SSC Napoli and FC Barcelona Feb. 24 2022

The world of football reacts to Russia’s war on Ukraine

Across leagues and countries and beyond football, the sports world has stepped up to support peace and love.

March is a time when we should be starting to think Spring-like thoughts with heaps of optimism and excitement for what is to come.

The city is moving further and further away from the past two years worth of lockdowns, curfews, too many rules to count and small business beat-downs. We should be talking about exciting things in the world of football, like Team Canada’s rise in the world ranking and being on the verge of qualifying for the 2022 World Cup, Chelsea FC winning the FIFA Club World Cup, Liverpool FC winning the Carabao Cup, the new 2022–23 MLS & CFM season has kicked off a few days ago but we will not talk about that.

Everything that I would normally want to put in this piece seems quite trivial compared with what is actually happening in the world right now.

In the last week of February, the world got flipped upside down once again with Russia’s invasion of Ukraine, and the world of football has stepped up to support peace and love in these trying times.

In response to the aggression in Eastern Europe, the 2022 Champions League will finally be played in Paris after UEFA, European football’s governing body, moved the match away from St. Petersburg.

FIFA has announced that they have suspended all Russian men and women’s teams from international competition.

“Following the initial decisions adopted by the FIFA Council and the UEFA Executive Committee, FIFA and UEFA have today decided together that all Russian teams, whether national representative teams or club teams, shall be suspended from participation in both FIFA and UEFA competitions until further notice.”


Poland will boycott their World Cup playoff against Russia because of the invasion of Ukraine, with captain Robert Lewandowski saying, “We can’t pretend that nothing is happening.” The Polish football association president Cezary Kulesza has said the team “does not intend” to play the game.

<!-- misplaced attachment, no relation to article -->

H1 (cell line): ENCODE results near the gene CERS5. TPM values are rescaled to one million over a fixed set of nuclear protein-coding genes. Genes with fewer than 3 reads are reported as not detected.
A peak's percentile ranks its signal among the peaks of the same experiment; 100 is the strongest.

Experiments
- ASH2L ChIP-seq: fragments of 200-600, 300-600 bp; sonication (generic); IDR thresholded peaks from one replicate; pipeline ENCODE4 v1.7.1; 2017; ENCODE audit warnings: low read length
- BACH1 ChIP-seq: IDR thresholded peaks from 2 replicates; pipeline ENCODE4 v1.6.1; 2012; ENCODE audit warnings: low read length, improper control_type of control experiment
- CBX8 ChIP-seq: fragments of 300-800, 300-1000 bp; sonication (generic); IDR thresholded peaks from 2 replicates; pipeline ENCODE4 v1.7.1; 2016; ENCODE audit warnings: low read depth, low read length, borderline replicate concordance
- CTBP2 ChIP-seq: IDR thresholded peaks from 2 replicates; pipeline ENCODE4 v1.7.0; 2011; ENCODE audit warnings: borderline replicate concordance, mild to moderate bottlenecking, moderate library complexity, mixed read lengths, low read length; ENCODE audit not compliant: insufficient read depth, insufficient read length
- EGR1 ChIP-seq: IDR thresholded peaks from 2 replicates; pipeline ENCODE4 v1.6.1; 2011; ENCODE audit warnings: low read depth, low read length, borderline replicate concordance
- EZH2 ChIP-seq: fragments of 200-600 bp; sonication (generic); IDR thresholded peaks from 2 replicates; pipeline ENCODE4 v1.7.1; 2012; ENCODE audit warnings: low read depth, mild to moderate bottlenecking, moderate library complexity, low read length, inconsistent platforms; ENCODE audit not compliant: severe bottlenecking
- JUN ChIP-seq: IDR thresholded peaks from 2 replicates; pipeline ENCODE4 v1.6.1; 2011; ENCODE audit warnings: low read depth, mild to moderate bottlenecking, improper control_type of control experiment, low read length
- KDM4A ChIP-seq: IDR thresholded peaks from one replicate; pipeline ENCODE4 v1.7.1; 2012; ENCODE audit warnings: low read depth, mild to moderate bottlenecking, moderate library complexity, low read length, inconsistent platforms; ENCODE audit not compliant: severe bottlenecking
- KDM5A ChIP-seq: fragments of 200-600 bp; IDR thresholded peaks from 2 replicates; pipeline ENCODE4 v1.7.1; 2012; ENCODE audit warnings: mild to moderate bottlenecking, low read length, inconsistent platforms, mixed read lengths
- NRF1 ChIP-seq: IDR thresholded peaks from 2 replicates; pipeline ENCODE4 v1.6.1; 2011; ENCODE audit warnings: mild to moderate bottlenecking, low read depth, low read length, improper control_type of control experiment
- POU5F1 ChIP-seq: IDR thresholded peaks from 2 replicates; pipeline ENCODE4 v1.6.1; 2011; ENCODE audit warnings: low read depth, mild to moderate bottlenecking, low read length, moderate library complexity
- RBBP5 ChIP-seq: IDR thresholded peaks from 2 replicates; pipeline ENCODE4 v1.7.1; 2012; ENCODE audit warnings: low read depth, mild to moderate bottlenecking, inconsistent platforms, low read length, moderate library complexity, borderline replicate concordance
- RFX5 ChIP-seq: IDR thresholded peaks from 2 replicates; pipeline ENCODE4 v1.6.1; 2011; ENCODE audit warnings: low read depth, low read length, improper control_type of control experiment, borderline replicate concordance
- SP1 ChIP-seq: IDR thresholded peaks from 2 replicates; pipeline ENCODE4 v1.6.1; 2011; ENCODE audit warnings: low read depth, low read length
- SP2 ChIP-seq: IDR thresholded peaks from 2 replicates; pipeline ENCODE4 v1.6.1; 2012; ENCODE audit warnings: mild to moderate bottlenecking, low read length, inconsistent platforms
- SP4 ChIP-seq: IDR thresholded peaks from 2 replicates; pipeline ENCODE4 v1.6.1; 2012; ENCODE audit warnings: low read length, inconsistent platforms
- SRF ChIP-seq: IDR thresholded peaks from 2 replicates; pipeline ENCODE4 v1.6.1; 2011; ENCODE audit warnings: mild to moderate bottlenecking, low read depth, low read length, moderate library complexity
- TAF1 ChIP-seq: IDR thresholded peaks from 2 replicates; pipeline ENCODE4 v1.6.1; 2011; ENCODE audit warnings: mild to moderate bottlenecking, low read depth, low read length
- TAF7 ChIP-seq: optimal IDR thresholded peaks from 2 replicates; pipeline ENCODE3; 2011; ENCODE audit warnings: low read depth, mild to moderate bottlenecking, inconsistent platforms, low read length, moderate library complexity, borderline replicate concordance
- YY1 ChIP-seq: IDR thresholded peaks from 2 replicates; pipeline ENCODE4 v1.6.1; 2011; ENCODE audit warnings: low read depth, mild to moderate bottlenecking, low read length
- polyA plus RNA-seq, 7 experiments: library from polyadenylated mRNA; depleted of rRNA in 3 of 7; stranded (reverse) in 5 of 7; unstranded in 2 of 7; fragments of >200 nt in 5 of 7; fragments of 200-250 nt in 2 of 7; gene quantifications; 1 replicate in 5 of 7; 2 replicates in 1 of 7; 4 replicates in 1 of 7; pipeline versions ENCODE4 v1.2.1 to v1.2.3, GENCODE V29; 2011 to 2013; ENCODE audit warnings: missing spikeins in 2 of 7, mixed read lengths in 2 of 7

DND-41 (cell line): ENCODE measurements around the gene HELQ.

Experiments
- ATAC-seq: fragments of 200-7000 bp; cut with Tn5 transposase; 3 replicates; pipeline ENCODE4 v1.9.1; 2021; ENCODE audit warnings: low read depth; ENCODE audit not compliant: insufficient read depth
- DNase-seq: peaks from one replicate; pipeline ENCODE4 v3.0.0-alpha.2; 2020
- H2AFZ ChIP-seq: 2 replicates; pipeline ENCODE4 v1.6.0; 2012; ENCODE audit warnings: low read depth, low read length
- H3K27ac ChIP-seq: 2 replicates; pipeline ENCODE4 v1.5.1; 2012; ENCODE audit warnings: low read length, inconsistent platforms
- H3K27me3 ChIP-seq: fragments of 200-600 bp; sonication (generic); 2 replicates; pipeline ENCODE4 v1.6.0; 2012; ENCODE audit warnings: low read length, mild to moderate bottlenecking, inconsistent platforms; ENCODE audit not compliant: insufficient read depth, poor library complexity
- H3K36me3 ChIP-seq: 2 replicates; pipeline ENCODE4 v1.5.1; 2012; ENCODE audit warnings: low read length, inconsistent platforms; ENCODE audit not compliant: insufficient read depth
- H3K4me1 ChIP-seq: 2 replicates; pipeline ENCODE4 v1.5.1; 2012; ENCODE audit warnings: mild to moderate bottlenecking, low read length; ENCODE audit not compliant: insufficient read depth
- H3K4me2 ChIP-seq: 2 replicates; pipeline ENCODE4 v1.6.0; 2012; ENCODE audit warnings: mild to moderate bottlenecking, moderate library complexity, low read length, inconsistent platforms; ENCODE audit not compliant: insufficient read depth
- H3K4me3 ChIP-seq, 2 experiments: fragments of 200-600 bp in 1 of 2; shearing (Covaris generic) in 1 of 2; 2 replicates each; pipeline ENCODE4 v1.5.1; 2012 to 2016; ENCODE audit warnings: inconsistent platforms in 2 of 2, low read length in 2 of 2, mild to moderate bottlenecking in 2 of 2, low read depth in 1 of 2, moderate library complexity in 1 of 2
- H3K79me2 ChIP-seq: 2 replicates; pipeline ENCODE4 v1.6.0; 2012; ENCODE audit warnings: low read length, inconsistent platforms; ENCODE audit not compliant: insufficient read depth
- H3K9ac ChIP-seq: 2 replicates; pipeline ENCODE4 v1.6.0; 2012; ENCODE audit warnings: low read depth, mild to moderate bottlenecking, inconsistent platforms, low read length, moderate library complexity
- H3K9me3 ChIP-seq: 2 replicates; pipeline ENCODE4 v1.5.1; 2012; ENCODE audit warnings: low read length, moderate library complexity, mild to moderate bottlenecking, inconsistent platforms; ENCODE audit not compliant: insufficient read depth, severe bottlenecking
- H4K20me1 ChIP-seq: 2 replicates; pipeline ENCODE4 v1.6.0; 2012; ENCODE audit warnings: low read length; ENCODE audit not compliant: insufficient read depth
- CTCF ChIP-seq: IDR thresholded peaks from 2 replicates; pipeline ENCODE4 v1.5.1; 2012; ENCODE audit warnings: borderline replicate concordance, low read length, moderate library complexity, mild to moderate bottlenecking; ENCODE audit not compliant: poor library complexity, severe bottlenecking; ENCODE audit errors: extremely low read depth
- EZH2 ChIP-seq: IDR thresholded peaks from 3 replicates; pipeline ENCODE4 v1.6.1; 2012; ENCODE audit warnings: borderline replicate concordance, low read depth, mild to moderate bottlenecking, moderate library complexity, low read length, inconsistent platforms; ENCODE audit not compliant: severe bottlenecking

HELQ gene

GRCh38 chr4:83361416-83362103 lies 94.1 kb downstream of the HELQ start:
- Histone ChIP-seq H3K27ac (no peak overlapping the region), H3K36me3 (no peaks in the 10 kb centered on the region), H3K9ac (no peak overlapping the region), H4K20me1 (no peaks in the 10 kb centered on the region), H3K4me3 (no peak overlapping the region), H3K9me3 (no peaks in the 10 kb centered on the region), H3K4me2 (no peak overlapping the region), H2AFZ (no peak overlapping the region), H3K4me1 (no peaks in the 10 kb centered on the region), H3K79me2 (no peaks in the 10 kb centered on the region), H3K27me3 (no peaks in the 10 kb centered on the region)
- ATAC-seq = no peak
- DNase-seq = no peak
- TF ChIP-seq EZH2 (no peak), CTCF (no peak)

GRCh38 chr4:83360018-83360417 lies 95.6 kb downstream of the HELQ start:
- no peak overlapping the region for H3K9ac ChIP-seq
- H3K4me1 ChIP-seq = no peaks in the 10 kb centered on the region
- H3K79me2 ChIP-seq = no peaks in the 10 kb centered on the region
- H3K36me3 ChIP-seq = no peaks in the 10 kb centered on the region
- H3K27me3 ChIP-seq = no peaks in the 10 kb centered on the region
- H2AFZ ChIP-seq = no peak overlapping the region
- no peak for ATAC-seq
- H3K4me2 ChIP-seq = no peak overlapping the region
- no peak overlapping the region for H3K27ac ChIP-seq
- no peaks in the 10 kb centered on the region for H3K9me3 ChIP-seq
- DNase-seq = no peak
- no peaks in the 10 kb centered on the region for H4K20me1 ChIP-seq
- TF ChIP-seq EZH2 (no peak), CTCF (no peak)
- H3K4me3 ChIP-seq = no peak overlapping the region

UEFA ordered Russian and Ukrainian clubs and national teams to play their home matches away from the region “until further notice,” so that means neutral ground. UEFA is ending its major £30m-a-year sponsorship deal with Russian state-run gas giant Gazprom. Manchester United have terminated their sponsorship deal with Russia’s national airline Aeroflot. On Thursday, football clubs, players and fans showed their support for Ukraine with anti-war T-shirts and banners. England will not play any international matches against Russia at any level following the invasion.

Other sports have made moves as well: Russia’s Formula 1 Grand Prix, which was due to take place in Sochi in September, is now cancelled. International Sports Federations were urged to move or cancel events currently planned in Russia or Belarus by the International Olympic Committee. The International Basketball Federation (FIBA) postponed the World Cup 2023 qualifiers involving Netherlands v Russia on Feb. 27 and Great Britain v Belarus on Feb. 28.

I hope that when we meet again in April, the subject matter, the focus of football and the world will have shifted to a more positive path forward.

Football and war have been famously linked since World War I, when there was a Christmas Day truce in 1914.


An eye for an eye only ends up making the whole world blind.”

—Mahatma Gandhi

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